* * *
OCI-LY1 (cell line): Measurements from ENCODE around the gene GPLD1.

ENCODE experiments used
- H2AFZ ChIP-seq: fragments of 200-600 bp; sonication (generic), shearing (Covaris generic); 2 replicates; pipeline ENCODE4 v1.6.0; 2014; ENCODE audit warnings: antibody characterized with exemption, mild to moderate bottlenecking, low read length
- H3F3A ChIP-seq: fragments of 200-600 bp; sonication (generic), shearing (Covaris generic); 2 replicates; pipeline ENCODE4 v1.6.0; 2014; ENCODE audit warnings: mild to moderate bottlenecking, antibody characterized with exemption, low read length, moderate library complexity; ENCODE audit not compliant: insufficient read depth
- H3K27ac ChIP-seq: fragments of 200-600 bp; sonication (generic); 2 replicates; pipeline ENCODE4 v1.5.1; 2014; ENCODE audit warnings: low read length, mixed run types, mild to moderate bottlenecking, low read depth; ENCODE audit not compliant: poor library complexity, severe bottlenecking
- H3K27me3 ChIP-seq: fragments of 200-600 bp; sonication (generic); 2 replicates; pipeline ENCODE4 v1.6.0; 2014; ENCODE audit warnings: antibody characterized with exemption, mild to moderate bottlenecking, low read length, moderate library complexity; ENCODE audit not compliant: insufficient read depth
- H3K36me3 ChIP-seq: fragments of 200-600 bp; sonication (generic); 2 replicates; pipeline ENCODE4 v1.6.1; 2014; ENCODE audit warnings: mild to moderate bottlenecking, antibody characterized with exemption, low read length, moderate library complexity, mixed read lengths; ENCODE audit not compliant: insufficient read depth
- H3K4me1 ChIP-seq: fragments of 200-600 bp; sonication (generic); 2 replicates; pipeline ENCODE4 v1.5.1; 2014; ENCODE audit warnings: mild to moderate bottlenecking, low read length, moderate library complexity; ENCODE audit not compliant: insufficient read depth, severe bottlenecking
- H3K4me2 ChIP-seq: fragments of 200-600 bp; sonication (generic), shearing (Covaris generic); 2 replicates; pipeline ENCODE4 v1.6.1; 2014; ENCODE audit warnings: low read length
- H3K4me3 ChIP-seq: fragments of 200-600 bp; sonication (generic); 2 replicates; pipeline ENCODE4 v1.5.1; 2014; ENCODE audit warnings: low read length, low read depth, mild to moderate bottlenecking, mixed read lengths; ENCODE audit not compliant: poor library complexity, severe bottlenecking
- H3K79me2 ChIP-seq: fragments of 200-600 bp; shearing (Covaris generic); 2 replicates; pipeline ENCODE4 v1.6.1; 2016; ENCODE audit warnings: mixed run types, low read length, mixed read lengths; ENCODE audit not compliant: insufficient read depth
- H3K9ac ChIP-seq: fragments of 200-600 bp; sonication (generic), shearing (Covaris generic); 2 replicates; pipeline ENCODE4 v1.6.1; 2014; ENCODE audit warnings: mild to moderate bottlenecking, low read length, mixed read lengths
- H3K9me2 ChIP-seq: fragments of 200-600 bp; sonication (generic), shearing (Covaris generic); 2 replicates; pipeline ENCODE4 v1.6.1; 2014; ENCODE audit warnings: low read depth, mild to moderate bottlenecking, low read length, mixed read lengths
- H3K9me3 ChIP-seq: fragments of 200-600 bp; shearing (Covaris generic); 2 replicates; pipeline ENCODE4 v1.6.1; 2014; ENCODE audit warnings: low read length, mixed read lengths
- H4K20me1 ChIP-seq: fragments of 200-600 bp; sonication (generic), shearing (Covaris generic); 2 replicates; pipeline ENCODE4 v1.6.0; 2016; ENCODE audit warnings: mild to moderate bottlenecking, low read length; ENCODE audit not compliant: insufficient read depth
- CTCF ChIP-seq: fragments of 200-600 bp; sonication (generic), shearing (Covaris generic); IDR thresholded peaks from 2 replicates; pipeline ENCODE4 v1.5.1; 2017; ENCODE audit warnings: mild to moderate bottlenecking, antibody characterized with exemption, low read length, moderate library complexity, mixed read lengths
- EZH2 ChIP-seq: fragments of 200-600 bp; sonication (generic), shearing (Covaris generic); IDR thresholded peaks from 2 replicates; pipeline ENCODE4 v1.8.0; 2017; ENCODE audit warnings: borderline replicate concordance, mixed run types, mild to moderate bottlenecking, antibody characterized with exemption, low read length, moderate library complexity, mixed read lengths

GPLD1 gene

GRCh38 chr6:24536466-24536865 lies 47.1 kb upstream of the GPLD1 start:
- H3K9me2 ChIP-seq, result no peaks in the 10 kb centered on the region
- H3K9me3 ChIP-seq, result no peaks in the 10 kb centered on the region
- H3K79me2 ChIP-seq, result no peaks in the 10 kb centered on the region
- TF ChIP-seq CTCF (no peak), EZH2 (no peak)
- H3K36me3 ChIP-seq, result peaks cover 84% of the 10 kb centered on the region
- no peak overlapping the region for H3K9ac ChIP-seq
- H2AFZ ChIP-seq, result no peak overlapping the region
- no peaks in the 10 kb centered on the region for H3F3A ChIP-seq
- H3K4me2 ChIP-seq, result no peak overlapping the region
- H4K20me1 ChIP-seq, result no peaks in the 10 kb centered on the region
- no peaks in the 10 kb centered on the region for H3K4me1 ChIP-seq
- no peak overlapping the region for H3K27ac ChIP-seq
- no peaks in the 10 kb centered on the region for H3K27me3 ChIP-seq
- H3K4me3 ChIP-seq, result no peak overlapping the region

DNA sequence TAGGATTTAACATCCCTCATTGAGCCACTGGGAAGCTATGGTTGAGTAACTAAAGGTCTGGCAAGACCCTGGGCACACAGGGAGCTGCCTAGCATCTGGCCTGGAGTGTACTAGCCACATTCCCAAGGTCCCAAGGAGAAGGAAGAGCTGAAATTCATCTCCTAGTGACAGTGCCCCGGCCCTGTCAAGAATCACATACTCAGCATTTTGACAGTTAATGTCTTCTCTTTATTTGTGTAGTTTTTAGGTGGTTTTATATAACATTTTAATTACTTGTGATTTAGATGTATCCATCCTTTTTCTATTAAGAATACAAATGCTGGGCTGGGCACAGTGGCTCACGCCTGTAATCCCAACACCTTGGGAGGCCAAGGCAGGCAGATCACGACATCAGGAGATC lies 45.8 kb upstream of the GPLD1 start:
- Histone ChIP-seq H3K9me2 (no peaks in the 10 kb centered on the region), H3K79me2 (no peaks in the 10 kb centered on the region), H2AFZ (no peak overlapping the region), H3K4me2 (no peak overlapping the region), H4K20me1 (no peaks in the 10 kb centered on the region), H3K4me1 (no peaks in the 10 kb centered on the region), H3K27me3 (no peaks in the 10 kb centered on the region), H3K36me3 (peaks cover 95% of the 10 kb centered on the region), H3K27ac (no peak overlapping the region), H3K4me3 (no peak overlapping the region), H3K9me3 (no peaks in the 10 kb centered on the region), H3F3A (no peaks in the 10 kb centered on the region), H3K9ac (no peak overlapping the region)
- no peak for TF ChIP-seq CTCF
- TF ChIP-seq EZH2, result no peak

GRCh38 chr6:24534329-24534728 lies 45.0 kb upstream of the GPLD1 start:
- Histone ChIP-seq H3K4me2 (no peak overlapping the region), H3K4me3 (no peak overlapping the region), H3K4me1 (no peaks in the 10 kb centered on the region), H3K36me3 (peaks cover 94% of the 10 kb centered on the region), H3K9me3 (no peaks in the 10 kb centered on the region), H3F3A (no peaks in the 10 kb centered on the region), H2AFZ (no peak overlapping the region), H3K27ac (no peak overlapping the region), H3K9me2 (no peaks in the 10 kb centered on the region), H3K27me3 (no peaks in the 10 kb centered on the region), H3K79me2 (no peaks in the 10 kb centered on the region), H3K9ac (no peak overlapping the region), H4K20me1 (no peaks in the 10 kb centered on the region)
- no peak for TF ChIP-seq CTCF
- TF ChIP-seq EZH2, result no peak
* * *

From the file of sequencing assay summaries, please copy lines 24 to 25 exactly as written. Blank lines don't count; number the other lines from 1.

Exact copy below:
- H3K36me3 ChIP-seq, result peaks cover 84% of the 10 kb centered on the region
- no peak overlapping the region for H3K9ac ChIP-seq